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Demi Lovato: Unbroken

Courtesy of Hollywood Records

Everyone loves a comeback kid, and as literally the only Disney star who can carry a tune, let alone sing, Demi Lovato has everyone rooting for her after a long year of personal battles. Her third album, “Unbroken,” isn’t quite perfect, but it’s good enough to satisfy the masses while remaining true to her original sound.

In her first two albums, Lovato tended to favor a “rock-princess” style: the perfect marriage of genres that gave a nod to heavy metal (Lovato is a fan of bands such as Abigail Williams and Job for a Cowboy) while still satisfying the throngs of preteen listeners whose definition of emo is a black Abercrombie and Fitch t-shirt.

“Unbroken” shows us Lovato all grown up — a little less pretty princess, a little more out on the town. Lovato makes surprising moves, the first of which is the decision to work with artists outside her usual realm. They jump out in the first track, “All Night Long” featuring Missy Elliott and Timbaland who, with Lovato, make an unexpectedly successful blend of artists. Lovato’s touch remains prominent with the use of a heavy guitar bass line, yet the quick tempo catapults “All Night Long” to the traditional radio-friendly status that defines most of the album.

It’s a curious move because Lovato, who OneRepublic frontman Ryan Tedder called “one of the best singers I’ve ever worked with,” has a serious set of pipes. With that voice, she probably should have chosen to feature her immense talent a little more in “Unbroken,” which largely consists of ultrapop, upbeat hits.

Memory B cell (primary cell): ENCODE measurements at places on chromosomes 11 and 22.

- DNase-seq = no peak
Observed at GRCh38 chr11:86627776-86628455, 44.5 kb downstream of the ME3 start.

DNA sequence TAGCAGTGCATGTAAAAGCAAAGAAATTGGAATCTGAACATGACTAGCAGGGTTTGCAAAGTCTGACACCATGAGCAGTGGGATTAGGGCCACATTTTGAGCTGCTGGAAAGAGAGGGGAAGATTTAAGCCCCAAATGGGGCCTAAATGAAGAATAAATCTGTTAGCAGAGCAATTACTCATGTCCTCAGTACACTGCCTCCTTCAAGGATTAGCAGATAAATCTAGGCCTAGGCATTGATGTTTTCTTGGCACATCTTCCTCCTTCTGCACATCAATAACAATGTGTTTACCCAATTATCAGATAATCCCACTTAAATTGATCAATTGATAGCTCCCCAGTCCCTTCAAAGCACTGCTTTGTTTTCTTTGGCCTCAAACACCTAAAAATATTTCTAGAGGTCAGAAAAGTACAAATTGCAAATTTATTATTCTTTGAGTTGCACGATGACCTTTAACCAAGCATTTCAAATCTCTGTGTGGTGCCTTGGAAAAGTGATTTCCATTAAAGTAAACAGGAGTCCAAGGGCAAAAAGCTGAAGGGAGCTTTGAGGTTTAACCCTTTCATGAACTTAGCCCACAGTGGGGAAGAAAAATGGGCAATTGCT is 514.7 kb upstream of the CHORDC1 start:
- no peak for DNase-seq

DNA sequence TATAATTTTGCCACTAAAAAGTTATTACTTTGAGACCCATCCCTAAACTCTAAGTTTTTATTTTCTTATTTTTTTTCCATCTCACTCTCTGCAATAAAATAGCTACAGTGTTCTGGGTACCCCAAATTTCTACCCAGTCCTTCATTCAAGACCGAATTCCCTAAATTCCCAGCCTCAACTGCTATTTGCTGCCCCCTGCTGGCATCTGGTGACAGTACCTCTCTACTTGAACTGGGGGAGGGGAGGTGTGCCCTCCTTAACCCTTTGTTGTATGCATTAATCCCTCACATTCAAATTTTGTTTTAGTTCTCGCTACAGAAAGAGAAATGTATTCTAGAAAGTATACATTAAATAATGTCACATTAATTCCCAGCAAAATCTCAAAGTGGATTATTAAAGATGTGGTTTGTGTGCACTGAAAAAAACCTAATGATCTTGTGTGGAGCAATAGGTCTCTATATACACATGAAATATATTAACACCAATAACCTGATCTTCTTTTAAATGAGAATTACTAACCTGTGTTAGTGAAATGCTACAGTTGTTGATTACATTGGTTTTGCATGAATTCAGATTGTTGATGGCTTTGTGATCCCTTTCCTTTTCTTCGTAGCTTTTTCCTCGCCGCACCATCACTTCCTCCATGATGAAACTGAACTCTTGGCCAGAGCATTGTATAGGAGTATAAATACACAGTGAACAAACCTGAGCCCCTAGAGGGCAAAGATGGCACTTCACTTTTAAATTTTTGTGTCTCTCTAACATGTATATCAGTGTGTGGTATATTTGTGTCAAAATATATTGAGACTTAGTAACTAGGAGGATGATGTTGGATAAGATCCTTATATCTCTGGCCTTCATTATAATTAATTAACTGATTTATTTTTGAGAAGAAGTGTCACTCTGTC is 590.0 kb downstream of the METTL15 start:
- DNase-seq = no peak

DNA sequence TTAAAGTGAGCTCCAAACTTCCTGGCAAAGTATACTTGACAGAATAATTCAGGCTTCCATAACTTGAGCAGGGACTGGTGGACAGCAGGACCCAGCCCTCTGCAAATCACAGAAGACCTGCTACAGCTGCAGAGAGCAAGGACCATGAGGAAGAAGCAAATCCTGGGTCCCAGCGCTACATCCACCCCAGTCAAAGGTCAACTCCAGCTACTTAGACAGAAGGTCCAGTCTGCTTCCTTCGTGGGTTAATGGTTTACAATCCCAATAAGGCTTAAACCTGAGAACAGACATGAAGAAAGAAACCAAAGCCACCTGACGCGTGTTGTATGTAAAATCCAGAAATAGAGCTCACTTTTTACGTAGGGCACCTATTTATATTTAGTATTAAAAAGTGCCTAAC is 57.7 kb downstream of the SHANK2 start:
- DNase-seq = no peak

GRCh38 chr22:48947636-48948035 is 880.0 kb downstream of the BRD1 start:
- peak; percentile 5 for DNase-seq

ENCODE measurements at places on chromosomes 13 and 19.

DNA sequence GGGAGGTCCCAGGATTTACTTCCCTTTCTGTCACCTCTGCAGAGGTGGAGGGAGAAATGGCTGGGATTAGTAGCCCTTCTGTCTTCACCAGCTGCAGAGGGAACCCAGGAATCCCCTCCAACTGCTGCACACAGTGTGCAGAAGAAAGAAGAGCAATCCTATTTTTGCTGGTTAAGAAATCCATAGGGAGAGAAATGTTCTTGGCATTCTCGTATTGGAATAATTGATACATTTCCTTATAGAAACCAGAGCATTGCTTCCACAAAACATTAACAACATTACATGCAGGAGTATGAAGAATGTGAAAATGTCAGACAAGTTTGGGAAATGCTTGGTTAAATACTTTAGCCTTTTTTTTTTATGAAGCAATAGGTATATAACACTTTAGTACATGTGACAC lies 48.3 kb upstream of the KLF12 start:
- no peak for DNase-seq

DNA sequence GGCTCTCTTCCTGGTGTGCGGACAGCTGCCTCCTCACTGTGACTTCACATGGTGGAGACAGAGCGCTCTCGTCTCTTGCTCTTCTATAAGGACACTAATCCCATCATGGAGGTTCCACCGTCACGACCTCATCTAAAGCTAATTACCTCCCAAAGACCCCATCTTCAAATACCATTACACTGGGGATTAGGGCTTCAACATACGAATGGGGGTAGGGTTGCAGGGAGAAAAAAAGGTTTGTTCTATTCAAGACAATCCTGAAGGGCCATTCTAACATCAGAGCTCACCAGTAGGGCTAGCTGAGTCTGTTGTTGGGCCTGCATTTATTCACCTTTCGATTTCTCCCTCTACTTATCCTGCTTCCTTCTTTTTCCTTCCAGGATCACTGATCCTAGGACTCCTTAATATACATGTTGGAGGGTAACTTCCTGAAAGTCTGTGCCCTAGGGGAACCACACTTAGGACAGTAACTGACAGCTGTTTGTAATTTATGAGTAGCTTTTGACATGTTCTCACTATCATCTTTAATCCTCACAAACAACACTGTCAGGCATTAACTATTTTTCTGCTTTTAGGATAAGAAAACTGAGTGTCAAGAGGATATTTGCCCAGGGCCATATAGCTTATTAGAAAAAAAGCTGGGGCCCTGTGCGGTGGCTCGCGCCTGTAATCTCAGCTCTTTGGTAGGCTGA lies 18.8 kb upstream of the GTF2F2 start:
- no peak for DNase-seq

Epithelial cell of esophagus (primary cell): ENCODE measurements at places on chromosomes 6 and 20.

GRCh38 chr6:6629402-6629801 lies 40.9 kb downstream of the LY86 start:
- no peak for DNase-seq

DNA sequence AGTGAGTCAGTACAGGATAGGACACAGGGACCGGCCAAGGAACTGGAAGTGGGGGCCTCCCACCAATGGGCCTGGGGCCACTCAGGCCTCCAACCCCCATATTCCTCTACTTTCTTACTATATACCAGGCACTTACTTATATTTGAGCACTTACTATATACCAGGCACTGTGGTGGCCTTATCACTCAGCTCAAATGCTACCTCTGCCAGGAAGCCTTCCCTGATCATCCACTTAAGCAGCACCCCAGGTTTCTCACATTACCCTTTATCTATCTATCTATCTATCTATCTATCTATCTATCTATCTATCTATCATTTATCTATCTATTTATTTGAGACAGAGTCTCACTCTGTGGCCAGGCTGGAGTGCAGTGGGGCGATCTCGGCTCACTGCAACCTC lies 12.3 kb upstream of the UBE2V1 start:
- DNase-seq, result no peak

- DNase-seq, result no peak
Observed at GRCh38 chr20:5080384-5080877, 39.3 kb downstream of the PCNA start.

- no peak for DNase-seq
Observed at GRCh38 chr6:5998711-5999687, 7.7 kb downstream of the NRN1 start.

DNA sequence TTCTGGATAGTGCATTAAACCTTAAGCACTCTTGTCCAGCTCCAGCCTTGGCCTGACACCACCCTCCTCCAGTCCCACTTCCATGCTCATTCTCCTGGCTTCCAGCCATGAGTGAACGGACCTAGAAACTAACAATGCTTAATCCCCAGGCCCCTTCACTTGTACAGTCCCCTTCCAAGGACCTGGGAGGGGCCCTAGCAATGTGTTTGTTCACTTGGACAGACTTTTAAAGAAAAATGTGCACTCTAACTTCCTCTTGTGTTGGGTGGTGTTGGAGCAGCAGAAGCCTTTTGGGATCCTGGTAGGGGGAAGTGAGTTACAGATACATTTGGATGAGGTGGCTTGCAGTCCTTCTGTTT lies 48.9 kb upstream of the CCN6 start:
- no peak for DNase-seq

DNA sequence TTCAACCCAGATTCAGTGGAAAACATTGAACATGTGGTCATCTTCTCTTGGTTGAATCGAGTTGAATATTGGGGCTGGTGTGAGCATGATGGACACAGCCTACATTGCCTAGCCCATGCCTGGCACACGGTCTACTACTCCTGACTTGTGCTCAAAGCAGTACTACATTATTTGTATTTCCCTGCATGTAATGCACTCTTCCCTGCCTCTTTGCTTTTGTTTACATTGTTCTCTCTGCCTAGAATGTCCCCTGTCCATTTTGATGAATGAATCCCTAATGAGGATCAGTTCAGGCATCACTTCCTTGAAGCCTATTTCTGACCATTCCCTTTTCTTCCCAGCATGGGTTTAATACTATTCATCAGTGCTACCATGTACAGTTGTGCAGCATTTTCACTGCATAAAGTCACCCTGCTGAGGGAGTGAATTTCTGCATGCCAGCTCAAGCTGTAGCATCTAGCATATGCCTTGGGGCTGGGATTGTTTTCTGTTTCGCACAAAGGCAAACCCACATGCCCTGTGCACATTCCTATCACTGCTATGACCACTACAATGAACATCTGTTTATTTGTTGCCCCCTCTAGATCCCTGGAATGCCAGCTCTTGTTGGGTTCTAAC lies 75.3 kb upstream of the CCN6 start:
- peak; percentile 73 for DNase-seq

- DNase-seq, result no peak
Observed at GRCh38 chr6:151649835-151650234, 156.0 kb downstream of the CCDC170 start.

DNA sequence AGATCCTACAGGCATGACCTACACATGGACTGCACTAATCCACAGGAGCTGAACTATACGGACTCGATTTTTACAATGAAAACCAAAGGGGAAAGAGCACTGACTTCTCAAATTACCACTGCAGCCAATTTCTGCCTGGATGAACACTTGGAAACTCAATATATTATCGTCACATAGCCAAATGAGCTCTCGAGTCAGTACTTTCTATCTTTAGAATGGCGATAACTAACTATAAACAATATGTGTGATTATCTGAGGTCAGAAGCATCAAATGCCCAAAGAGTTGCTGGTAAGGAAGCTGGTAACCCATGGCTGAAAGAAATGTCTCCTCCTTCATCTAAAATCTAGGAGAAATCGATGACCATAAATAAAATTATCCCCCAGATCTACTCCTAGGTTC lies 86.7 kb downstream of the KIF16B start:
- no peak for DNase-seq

However, Lovato made an undoubtedly savvy move in constructing an album which conforms to the mainstream sound that has albums flying off the shelves (see also: Perry, Katy). Thanks to the big name collaborations, such as “Who’s That Boy” feat. Dev, “Together” feat. Jason Derlo and “You’re My Only Shorty” feat. Iyaz, “Unbroken” contains at least five potential hit singles that could prop up album sales for a long, long time.

Besides, an entirely weepy album might be expected from a 19-year old fresh out of rehab. Instead, Lovato shows her resilience by combining both heartache and happiness in her lyrics and her beats. For instance, the title track, “Unbroken,” is unexpectedly upbeat while touching on her tumultuous past (“I’m gonna love you like I’ve never been broken“). On her first single, “Skyscraper”, Lovato brings the heat, passionately singing her heart out.

The Disney starlet could have easily drowned in this album, but the effort is largely triumphant, even in its most poignant moments. “Unbroken” is more than enough for Lovato to regain her momentum and find success as an immensely talented and much wiser adult artist.

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